Some neighbourhoods in Yemen appeared deserted yesterday, with few people and cars in sight, a day after 11 officials died and President Ali Abdullah Saleh was slightly injured in a continuing battle with dissident tribal fighters.
Hospitals flooded with the dead
SANA'A// The increasing violence in Sana'a, that culminated Friday with a deadly attack on the presidential compound, has left hospitals flooded with the dead and injured and sent thousands fleeing the city in fear.
Some neighbourhoods appeared deserted yesterday, with few people and cars in sight, a day after 11 officials died and President Ali Abdullah Saleh was slightly injured in a continuing battle with dissident tribal fighters. According to medics, at least one civilian was killed and dozens more wounded by gunfire and rockets in the clashes.
Zakaria al Sharabi, whose Hasaba neighbourhood was caught between the warring sides, was forced to rush his 13-year-old brother, Mohammed, to hospital when their home was hit by shelling Friday night. He said Mohammed was upstairs when a shell fragment lodged in his back.
"I rushed to take him to hospital but could not find a car. I had to carry him and walk for a distance and, after some time, I found an ambulance," said Mr Sharabi.
"I was happy to find the ambulance but when we arrived at the [private] hospital, there were no doctors and the hospital was full of dozens of injuries," he said.
It was two hours before a doctor arrived to do the surgery, he said.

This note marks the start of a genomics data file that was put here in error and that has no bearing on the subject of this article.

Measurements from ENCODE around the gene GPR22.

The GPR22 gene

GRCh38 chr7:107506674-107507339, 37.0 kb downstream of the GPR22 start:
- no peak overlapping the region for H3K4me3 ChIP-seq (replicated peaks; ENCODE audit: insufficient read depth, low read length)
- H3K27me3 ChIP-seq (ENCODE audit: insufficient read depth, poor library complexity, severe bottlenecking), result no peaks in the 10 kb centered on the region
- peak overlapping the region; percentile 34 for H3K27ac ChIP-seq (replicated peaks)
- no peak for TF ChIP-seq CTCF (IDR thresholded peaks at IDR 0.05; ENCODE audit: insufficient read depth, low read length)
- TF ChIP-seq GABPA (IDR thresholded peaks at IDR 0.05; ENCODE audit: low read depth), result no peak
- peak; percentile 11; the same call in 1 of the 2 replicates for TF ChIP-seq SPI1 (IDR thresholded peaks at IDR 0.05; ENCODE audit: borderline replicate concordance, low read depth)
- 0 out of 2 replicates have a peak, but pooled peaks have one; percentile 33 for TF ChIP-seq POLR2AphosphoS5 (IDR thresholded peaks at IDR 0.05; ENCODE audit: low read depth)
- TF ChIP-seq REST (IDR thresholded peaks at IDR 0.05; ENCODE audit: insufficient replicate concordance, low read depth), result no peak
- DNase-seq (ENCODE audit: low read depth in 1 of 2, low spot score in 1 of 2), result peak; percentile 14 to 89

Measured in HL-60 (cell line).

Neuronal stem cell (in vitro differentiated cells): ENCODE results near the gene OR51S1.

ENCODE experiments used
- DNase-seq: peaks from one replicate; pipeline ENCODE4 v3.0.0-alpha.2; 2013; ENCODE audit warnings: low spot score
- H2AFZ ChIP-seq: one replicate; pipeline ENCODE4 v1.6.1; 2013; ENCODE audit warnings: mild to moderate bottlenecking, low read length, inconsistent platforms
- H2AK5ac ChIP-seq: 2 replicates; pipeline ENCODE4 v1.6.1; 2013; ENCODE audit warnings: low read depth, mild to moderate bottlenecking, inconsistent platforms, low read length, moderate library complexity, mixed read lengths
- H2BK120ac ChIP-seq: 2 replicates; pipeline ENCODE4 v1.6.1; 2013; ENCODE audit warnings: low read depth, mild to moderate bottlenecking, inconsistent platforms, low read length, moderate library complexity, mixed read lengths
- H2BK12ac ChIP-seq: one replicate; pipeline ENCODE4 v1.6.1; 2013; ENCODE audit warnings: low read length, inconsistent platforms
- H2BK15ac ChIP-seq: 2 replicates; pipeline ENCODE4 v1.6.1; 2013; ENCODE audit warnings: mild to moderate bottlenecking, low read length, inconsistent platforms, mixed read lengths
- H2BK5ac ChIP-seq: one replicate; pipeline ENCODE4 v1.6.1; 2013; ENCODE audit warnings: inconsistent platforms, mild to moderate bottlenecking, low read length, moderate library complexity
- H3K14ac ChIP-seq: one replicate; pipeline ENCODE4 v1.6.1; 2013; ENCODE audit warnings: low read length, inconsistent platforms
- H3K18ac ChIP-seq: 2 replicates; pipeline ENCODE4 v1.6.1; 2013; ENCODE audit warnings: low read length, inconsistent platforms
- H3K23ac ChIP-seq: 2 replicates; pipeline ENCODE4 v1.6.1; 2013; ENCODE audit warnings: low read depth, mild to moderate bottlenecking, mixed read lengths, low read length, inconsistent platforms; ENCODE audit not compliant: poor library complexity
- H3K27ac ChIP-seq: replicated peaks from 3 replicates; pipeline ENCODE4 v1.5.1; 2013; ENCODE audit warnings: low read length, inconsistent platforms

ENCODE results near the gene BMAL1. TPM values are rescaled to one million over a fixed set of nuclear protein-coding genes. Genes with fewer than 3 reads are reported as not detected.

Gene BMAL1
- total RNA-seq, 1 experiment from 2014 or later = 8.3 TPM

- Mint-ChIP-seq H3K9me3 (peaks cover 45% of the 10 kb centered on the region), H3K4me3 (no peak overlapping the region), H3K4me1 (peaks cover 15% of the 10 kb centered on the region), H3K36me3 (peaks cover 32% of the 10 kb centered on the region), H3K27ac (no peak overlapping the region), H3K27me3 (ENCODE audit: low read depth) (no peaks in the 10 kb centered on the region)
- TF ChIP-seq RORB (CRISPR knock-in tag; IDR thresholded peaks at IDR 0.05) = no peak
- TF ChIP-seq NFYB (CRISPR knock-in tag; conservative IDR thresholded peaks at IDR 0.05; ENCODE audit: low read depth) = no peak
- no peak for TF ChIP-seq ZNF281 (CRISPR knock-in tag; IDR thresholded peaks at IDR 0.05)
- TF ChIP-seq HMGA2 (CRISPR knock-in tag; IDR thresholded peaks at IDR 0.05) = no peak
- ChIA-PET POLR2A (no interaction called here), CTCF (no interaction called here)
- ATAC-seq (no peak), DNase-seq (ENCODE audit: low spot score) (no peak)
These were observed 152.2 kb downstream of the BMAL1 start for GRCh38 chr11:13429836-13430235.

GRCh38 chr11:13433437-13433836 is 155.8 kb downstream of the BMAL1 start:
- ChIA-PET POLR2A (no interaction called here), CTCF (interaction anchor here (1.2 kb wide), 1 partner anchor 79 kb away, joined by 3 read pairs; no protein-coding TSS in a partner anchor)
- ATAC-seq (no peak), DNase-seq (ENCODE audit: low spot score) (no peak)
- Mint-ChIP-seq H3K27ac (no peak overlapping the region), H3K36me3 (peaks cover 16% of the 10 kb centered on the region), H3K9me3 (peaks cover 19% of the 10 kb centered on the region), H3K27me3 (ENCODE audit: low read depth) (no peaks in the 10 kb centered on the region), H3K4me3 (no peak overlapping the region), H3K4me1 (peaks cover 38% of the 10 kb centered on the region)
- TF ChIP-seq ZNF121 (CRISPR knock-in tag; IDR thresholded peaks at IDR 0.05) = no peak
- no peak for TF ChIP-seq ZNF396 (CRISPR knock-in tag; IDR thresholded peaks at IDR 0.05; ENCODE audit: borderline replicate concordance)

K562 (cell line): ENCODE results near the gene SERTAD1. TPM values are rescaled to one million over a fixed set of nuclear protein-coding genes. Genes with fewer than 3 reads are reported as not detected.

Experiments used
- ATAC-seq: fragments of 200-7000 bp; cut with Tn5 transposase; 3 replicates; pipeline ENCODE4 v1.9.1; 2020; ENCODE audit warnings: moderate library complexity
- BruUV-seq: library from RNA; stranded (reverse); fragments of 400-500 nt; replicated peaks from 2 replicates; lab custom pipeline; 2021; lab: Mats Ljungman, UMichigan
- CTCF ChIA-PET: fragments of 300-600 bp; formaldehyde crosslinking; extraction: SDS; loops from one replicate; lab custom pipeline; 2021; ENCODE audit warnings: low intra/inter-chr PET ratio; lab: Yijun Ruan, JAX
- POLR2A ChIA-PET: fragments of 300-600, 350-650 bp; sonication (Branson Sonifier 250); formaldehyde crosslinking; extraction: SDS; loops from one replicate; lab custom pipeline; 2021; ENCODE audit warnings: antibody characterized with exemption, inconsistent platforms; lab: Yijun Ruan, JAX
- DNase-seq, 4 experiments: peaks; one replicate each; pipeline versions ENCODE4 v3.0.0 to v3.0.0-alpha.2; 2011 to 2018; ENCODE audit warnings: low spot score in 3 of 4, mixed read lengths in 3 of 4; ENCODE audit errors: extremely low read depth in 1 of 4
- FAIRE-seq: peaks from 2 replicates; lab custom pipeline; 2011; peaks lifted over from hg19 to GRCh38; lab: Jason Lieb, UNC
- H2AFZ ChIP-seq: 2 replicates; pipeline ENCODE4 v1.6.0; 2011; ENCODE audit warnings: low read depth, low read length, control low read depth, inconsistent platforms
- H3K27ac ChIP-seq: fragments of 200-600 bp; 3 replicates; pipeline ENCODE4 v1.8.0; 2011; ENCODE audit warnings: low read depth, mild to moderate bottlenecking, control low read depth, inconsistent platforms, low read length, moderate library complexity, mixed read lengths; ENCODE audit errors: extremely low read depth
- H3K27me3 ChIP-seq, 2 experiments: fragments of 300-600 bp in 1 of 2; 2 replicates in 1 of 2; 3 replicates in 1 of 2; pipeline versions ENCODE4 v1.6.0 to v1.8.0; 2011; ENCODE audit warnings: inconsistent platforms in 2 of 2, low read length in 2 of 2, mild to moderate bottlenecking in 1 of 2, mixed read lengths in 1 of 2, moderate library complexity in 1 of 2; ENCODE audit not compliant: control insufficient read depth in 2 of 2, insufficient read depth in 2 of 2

A medic working in the hospital said staff was unable to cope with the increasing number of casualties.
As the situation calmed down yesterday, with only intermittent clashes and blasts, Ahmed Kanaf, a resident of Habra district in the city's north-east, said he was able to move around although there were armed men and troops everywhere.
His neighbourhood has seen fierce battles between the pro-Saleh forces and tribal fighters supporting Sadeq al Ahmar, leader of Hashid, Yemen's most influential tribal confederation. The battle between the two sides broke out May 23.
"Some streets are completely blocked and can not be accessed by cars. I have seen barricades everywhere. Life is completely paralysed and most of the shops are closed down. This is during the day but, after 6pm, life stands still completely," Mr Kanaf said.
He said some of the streets of the northern part of the capital are blocked by either citizens or military troops, mainly at night.
"Some take their guns and stand guard to protect their zone and houses."
Mr Kanaf said owners of more than half of homes in his neighbourhood have fled. Some of the homes have been looted.
"The clashes do not stop and the robbery and looting intensifies when the gunfire intensifies," Mr Kanaf said.
Mohammed al-Yarimi, a shop owner and father of six, decided to move his family to his hometown of Yarim in Ibb province.
"We are scared of the consequences of the attack and the potential retaliation. Living here has become very dangerous, mainly after the clashes have expanded to different parts of the city," Mr Yarimi said yesterday as he packed luggage into a truck in front of his house at al-Nahda zone, north of the capital.
Mr Yarimi said he would move his family to the village and return to guard his shop and the house. He said the blackout for the past six days in the northern part of the city has damaged his business.
"We have some foodstuffs that have to be kept in the fridge. I have a generator which we start when the blackout goes for some hours but it is difficult to operate it for days. The foodstuff got rotten and I had to throw them away. I am really worried how things will unfold and the future of my family and business," Mr Yarimi said.